For the Record: Peter Pan is still not salvageable

panindianI just read Debbie Reese’s review of the sequel series novel Peter Pan in Scarlet and had flashbacks to the time a relative insisted on sharing one of their favorite old Disney movies with our girls and on came Peter Pan.  Awkward relative Disney moment number 101.  

Does this story really need more sequels?  Can’t some relics of white supremacy please just fade into the ether.

After delineating the racist imagery of Native Americans embedded throughout yet another Peter Pan tale, as well as the inaccurate and slapdashery usage of all sorts of Native terminology Reese concludes:

Peter Pan in Scarlet got great reviews. Only one reviewer (to my knowledge) mentioned the stereotypical Indian content. Over on  Amazon, there are 45 customer reviews (I’m looking at the page on November 3, 2009). 30 readers give it four or five stars.  None of the reviews, good or bad, mention the Indian content.

I mean, hey, what can you do the kids love it ?!  And that racism you’re getting, we don’t see that. 

BTW – I refuse to read this book just so that I can review the incredibly overt sexism embedded in every single reference to Tinker Bell and Wendy.  Let alone the sexist glorification of Peter himself.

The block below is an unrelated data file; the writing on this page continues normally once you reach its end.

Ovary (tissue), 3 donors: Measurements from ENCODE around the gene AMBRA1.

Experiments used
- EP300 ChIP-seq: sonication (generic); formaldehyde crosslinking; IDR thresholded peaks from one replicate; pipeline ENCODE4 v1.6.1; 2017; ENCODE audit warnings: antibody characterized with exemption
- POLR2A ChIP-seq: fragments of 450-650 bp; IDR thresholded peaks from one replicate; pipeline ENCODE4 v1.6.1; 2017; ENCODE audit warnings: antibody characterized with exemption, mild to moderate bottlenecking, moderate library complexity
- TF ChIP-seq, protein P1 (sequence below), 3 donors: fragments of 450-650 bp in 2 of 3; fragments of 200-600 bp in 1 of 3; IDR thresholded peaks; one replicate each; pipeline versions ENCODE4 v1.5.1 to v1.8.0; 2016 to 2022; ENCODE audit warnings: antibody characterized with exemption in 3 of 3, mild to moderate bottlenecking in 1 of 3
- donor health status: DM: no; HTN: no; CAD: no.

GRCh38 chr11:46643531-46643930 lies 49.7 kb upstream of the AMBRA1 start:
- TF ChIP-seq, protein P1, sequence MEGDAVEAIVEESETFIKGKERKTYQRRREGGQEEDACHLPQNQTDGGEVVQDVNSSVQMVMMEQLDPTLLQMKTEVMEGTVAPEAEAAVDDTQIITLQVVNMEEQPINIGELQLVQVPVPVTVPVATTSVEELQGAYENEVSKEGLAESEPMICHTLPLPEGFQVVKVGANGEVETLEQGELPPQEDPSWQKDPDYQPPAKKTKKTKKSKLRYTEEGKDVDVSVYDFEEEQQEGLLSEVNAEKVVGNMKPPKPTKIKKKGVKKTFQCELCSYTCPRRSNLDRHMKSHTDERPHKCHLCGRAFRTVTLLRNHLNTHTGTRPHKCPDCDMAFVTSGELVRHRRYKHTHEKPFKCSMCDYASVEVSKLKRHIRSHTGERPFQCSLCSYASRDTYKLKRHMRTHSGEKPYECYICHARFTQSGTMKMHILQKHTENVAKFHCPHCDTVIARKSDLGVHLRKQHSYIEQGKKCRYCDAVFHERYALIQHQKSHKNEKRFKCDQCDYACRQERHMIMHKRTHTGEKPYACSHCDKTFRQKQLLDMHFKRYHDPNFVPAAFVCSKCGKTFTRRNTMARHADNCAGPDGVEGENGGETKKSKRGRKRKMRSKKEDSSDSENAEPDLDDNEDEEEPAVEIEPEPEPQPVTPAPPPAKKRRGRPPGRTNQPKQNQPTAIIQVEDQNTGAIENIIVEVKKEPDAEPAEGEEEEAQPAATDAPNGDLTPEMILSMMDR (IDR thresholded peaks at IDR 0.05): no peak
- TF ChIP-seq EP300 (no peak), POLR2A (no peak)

Really – just because the kids will read it doesnt mean it’s a good idea. I recently noticed that the kids also like to eat candy until they vomit on Halloween.

But an intelligent teacher knows better than to give children anything just because they will consume it.    Unless of course they are giving it to them so that they can list and count the racist references througout the book.  Now that is a Peter Pan in Scarlet reading lesson I could get behind.

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2 Comments

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2 responses to “For the Record: Peter Pan is still not salvageable

  1. “Can’t some relics of white supremacy please just fade into the ether.”

    I’ve wondered about that too, with reference to the endless takes on Little Black Sambo. I suspect it has to do with this terribly sentimental relationship that adults have with the books they loved as children. They’re right up there with mom and apple pie. Which is why those who disagree are immediately labeled “PC” and their opinions dismissed.

  2. jheffern

    I get to be the pc parent who makes everyone uncomfortable each time my kids school wants to do this play as well. When you combine the script with the costumes – well, you get my point.